7. Ken Nadvornick

    Ken Nadvornick Member

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    Not sure where these references to noise are coming from. My Duplex has always operated dead silent. No noise No hum. Nothing.

    My filter pack has also been modified with the Roscoe #19 Fire filter, so it's completely safe out to at least 60 minutes (tested), even with the vanes wide open. With an extra replacement bulb stashed for safekeeping, I'm probably good-to-the-grave.

    These days the Duplex does, however, share significant time with a DIY red (635nm) safelight, filtered through Rubylith. Some of the VC and/or Eastern European papers like that guy a lot better.

    Ken
     
  8. ChristopherCoy

    ChristopherCoy Member

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    According to a thread on LFF, when bulbs begin to go bad they can cause the ballasts to make noise. It can sometimes be remedied with a new bulb.

    This is what was posted:

     
  9. Ken Nadvornick

    Ken Nadvornick Member

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    Ahh... If true, that would explain it then. Thanks. My current bulb is nowhere near bad.

    And another data point to keep in mind here. When the Thomas Duplexes were discontinued everyone thought that was it. If you wanted a new unit you were out of luck. Just take your chances with used ones.

    That's not necessarily the case...

    Here's a pair of [Edits] of mine from an earlier post on the subject:

    [Edit: For those who may wish to purchase a new low-pressure sodium safelight, but thought they missed the boat when the Thomas Instrument Company [discontinued the Duplex], check out this LPS-based OC-1012 Safelight from the Sebastian Darkroom Products division of California Stainless Manufacturing. California Stainless is the OEM manufacturer for many of the Arkay lines of stainless steel products. Email them and ask for a paper catalog. It's pretty cool.]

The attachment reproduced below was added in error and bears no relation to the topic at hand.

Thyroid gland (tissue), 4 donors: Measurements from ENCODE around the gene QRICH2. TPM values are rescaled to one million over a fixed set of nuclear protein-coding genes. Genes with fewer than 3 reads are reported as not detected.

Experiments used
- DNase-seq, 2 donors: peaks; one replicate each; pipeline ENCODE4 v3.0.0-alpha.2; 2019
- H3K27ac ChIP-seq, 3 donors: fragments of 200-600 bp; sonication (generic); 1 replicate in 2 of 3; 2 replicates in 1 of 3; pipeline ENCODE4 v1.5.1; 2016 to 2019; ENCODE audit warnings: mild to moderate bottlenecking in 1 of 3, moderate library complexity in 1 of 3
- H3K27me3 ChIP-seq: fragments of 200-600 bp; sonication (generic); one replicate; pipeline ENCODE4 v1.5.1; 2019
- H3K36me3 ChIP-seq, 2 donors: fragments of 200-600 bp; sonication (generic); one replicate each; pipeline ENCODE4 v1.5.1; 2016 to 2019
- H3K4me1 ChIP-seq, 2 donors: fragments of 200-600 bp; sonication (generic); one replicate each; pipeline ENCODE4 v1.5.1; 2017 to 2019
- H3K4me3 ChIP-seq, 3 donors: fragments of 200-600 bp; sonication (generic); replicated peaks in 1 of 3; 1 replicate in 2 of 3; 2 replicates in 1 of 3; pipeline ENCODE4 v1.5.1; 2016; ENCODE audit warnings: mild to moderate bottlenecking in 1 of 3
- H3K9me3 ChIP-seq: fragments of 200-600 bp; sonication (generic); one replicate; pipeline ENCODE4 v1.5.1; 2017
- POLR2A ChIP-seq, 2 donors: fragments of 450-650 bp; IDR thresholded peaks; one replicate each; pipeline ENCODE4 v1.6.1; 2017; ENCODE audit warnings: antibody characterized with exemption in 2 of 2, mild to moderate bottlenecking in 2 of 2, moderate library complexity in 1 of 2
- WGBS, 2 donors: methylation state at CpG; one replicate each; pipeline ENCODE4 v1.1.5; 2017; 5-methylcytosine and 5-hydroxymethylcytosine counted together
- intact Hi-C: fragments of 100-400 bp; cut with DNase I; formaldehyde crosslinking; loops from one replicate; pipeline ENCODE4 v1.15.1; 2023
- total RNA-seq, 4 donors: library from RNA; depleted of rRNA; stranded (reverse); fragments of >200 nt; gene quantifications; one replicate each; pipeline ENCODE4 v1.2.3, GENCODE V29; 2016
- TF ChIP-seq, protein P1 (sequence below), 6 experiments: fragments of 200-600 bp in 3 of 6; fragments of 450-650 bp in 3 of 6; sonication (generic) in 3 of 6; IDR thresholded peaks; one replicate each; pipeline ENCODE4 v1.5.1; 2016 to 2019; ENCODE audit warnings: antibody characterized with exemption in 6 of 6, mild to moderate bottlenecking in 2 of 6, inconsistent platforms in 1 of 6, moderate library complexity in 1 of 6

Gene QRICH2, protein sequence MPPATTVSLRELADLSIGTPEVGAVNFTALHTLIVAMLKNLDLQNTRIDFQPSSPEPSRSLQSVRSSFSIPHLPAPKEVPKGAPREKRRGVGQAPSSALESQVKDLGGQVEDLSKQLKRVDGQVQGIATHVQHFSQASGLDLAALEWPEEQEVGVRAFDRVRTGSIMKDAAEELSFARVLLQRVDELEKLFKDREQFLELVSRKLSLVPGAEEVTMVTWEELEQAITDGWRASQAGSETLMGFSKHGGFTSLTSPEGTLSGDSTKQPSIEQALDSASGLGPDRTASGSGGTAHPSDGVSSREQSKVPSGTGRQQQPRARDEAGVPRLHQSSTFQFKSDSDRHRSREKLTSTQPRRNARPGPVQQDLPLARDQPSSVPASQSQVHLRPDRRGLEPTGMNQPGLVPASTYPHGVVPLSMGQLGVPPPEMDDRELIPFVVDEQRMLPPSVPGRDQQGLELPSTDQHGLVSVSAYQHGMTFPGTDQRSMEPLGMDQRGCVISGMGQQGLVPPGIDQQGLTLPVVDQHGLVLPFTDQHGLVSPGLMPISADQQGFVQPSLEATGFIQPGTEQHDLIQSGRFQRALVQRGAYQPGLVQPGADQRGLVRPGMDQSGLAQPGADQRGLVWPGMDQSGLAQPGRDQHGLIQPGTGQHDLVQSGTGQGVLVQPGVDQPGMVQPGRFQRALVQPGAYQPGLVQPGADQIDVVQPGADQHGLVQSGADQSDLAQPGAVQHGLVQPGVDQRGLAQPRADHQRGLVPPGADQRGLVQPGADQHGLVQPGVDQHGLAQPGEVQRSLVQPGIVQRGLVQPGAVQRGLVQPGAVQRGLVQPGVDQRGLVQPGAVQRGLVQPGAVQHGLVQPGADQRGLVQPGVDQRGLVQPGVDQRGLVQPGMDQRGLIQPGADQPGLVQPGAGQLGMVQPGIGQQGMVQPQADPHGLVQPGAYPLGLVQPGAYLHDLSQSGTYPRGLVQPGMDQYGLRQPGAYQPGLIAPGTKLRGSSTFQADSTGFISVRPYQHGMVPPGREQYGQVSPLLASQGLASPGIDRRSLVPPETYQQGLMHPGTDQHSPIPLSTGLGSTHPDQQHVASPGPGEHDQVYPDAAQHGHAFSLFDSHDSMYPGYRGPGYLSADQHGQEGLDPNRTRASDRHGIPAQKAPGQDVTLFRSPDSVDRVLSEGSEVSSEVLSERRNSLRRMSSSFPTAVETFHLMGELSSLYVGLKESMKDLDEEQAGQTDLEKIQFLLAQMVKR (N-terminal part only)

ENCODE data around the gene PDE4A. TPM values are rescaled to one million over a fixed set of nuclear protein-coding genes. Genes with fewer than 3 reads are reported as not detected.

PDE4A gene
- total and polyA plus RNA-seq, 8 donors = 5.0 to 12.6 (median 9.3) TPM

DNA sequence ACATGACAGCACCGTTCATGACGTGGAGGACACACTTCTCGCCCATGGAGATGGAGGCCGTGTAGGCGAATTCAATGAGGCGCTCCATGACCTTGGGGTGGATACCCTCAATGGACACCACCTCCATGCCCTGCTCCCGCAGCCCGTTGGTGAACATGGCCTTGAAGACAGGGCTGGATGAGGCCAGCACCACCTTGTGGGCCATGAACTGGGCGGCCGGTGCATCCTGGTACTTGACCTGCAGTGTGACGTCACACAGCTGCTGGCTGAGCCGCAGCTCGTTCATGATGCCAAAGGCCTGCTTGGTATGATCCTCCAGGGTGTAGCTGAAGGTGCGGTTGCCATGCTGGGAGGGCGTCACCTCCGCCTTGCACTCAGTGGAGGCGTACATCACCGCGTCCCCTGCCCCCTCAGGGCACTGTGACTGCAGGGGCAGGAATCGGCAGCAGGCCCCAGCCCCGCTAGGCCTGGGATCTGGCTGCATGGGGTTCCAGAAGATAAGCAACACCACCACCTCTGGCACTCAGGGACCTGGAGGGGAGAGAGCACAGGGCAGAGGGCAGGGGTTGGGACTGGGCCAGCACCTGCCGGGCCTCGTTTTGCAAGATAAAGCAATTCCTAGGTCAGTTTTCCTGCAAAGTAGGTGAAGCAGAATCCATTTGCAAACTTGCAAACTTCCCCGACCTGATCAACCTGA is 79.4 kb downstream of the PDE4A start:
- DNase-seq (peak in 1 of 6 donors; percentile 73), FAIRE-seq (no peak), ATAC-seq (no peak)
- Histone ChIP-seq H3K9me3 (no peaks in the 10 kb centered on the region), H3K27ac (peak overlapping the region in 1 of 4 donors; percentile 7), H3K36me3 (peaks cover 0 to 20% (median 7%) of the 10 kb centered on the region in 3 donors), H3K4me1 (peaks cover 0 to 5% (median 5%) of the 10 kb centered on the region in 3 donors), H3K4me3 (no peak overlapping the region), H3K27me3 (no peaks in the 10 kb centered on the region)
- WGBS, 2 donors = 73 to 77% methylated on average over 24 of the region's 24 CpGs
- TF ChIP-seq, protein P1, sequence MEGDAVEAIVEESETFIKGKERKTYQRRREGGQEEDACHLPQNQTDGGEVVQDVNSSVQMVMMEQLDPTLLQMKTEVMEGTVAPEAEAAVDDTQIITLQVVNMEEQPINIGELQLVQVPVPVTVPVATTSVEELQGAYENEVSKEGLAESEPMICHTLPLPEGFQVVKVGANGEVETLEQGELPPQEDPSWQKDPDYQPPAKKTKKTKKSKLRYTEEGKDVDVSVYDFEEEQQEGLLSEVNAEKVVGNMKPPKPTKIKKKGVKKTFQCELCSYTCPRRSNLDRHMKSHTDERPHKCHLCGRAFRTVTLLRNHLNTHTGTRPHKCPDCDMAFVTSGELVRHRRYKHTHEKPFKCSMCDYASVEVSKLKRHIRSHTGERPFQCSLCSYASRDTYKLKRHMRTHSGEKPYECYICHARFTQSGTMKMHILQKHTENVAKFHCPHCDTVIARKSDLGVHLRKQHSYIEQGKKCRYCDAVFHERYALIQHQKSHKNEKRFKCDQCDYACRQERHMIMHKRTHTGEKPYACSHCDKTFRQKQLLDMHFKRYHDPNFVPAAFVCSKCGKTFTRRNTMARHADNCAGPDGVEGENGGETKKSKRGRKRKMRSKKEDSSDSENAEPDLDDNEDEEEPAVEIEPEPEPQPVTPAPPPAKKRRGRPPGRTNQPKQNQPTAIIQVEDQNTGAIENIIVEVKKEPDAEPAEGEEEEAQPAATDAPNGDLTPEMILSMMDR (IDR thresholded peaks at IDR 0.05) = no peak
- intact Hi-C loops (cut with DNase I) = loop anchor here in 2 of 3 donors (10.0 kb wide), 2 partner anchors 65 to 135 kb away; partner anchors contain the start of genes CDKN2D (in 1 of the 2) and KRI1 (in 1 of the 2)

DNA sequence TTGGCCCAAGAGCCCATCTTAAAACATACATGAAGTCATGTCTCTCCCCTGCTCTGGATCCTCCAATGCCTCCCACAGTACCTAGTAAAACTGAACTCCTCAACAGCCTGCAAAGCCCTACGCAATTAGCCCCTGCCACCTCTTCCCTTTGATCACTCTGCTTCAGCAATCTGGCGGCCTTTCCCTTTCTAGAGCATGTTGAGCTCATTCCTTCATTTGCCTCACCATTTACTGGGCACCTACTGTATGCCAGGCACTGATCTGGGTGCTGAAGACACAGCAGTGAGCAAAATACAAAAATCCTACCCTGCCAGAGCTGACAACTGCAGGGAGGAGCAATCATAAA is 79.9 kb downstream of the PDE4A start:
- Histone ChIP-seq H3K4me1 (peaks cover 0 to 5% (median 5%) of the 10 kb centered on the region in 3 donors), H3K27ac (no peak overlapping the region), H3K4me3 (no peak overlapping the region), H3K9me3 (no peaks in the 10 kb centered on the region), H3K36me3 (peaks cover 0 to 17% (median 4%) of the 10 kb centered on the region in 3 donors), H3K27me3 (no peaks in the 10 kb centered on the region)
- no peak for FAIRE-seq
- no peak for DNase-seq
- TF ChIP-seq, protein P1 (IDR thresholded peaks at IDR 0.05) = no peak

[Edit2: My current (January 2012) price list shows the OC-1012 Safelight (model #72882) at $370.00, and the LPS replacement tubes at $135.00.]

    So if you're Jonesin' for a brand new unit, it's still possible to get a nearly identical one.

    :smile:

    Ken
     
  10. ChristopherCoy

    ChristopherCoy Member

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    SWEEETT!! I just sourced one for $50!
     
  11. ChristopherCoy

    ChristopherCoy Member

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    The Duplex that I sourced for $50 just arrived. I plugged it in and it works, and the doors move up and down fine. The filters don't appear to be in the best shape, and it looks as if they were taken apart at one time and probably replaced with something else.

    The hum of the thing isn't so bad. It's a steady, low level hum, and reminds me of something you'd hear from a fridge or chest freezer when the compressor is running.

    I'll be looking into replacing the filters, so if anyone has tips if appreciate them. I seem to remember Rosco "Fire" for the red ones, but what about the yellow.

    Here's a few pics:

    ImageUploadedByTapatalk1366055834.423970.jpg